Released on VHS by Magnum Video in 1989 (with an LP-speed reissue from Starmaker a couple of years later), Witchtrap earned something of a fan following among Tenney fans but disappeared entirely for well over two decades. In 2015 it popped up unexpectedly as mediabook and hardbox limited editions from 84 Entertainment, featuring the first HD presentation of the film in its R-rated theatrical cut (90 mins. 10 secs.) with lossy German and English Dolby Digital 2.0 tracks, no subtitle options, a German trailer, an 8-minute vintage Quigley interview (dubbed over in German), a stills gallery, and bonus trailers for Mikey, Fortress, Dream Demon, and Dolly Dearest.
That left the door open for plenty of improvement, which is exactly what we got with the dual-format 2017 Blu-ray and DVD edition from Vinegar Syndrome. And man, is this disc loaded! Running 91 mins. 24 secs., this represents the first unrated release of the film with a title card reading The Presence and a notable absence of that opening disclaimer, which means people might think it's a Witchboard sequel all over again. The transfer is a considerable step up, reinstating the extra minute-plus of gore (most notably a much longer look at Quigley's demise and a handful of longer head squishing effects) and adding quite a bit of image info on all four sides of the screen. (Here's a frame grab from the 84 Entertainment release for comparison.) The image quality is more natural and textured as well with more realistic colors compared to the somewhat oversaturated appearance of the prior release, and the DTS-HD MA English stereo audio sounds great for what amounts to a typical limited mix from the period (with optional English SDH subtitles).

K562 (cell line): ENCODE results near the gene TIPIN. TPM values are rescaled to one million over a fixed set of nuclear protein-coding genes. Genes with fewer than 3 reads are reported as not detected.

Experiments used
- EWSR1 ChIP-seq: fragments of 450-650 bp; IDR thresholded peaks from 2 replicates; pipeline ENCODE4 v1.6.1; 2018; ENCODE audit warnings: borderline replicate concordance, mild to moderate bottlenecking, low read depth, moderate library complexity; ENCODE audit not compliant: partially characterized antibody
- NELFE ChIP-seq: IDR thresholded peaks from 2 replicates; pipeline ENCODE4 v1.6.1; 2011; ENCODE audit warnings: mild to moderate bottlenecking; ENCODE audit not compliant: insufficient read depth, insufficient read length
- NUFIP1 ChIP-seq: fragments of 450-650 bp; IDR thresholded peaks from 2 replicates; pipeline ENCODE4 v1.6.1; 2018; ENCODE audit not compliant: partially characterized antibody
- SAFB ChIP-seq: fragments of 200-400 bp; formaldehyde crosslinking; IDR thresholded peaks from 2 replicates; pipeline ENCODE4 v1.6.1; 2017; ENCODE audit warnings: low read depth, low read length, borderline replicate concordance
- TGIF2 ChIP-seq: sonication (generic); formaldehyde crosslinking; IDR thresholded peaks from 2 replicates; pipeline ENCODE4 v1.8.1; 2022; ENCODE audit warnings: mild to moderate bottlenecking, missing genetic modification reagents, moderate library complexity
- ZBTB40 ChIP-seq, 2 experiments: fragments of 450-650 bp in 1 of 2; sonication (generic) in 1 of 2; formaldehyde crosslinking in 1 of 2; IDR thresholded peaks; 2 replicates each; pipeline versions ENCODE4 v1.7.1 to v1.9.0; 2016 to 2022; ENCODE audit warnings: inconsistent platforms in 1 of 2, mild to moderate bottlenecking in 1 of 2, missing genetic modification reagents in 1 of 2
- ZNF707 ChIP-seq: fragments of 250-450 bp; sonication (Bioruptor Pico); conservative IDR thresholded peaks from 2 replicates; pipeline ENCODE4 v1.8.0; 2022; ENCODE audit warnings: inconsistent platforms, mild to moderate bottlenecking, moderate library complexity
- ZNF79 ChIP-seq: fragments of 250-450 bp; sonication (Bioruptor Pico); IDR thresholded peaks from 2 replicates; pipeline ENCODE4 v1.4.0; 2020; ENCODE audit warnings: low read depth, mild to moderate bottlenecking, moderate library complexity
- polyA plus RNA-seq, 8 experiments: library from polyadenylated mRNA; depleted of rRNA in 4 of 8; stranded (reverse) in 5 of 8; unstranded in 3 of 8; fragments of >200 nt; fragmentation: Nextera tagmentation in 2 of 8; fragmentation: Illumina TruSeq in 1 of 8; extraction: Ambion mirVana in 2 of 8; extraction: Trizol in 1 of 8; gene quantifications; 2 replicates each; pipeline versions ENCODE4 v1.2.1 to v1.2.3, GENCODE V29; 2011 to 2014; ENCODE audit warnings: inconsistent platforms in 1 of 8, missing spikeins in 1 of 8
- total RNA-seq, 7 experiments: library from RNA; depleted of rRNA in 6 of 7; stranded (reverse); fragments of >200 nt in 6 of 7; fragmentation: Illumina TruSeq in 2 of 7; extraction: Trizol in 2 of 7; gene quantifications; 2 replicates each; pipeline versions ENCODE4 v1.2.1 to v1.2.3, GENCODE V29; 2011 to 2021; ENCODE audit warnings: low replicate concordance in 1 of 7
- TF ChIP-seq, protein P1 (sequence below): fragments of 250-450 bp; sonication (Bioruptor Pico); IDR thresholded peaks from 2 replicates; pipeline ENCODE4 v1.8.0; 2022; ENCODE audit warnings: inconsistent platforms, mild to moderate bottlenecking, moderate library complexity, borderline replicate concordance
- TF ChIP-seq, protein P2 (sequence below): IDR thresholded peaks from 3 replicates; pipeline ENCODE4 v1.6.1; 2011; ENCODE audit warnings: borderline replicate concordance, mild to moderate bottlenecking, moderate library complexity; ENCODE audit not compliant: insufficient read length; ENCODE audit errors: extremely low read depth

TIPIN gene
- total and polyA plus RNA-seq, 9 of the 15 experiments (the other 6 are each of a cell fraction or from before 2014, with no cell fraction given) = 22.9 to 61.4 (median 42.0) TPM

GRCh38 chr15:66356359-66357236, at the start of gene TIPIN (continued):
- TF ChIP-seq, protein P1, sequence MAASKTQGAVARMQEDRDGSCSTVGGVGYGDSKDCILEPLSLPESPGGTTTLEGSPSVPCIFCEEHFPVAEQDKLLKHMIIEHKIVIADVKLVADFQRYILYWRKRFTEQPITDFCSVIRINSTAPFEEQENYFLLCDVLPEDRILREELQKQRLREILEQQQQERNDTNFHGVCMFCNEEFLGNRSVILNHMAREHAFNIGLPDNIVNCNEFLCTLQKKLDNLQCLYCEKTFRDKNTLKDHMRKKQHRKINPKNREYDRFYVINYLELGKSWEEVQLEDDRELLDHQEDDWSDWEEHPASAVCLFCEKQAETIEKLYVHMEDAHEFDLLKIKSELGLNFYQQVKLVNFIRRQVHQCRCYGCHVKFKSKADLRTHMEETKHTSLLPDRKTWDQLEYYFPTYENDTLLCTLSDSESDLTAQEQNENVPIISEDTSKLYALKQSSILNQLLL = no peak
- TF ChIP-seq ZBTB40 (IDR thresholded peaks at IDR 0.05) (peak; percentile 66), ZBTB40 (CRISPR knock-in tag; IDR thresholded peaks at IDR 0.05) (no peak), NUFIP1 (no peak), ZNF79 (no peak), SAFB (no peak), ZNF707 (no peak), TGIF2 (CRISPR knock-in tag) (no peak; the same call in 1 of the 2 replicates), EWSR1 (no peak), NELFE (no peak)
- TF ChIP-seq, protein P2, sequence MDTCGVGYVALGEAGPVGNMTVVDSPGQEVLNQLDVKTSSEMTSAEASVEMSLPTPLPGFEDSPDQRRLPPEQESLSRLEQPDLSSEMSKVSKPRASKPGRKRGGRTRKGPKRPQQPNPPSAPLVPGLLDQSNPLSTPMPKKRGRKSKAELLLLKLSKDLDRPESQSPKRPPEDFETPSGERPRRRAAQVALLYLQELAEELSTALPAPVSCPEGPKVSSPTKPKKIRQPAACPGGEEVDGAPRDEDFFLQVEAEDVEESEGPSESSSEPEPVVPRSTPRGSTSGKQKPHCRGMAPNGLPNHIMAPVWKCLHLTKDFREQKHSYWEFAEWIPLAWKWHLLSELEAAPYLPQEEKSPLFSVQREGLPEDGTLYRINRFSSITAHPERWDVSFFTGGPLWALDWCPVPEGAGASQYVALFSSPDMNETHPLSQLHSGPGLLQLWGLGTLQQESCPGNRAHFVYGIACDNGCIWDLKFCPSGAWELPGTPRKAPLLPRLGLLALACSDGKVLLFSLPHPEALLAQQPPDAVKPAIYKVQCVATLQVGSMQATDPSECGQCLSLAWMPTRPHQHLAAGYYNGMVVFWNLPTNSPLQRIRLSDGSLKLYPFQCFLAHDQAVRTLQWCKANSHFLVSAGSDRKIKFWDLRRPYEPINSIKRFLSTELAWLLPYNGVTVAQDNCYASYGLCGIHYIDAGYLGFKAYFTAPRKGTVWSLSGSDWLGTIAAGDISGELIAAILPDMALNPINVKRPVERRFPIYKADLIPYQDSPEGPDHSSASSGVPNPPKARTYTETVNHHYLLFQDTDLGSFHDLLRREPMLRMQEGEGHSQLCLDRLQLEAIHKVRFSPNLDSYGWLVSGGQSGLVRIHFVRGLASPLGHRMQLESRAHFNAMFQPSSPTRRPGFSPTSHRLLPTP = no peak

Tenney is all over this disc including a new audio commentary in which he's joined by producer Dan Duncan, cinematographer Tom Jewett and actor Hal Havins. He also gets a new solo video interview (23 mins.), with additional video interviews featuring Quigley (13 mins.), Jewett (15 mins.) and special effects supervisor Tassilo Baur (17 mins.), plus untimed audio phone interviews with special effects makeup artist Judy Yonemoto and composer (and director's brother) Dennis Michael Tenney. There's a lot of material covered between all of these including Tenney's rapid move to the big time after (or sort of during) film school, this film's impoverished budget, the pros and cons of being murdered in the shower, the advantages of doing synth music on an indie film, and plenty more. Also included are the original video trailer and a 23-minute Tenney short film, "Book of Joe" (with an alternate ending added on), which features a dead angel reflecting on the weird earthly circumstances that brought him there involving political assassination, a courtroom trial, religion, and racial tension. This one's interesting for die-hard Tenney fans but tough to watch given the chunky VHS source, stuttery movement in the actual transfer, and wildly out-of-synch sound, so approach with your expectations in check. There's also a fun image gallery of candid production photos from Tenney's career, mostly but not entirely focused on this film. The packaging features a new cover design on the front by Corey Wolfe, but have no fear, VHS hounds; the familiar 1989 artwork is still there on the reverse side if you're feeling nostalgic.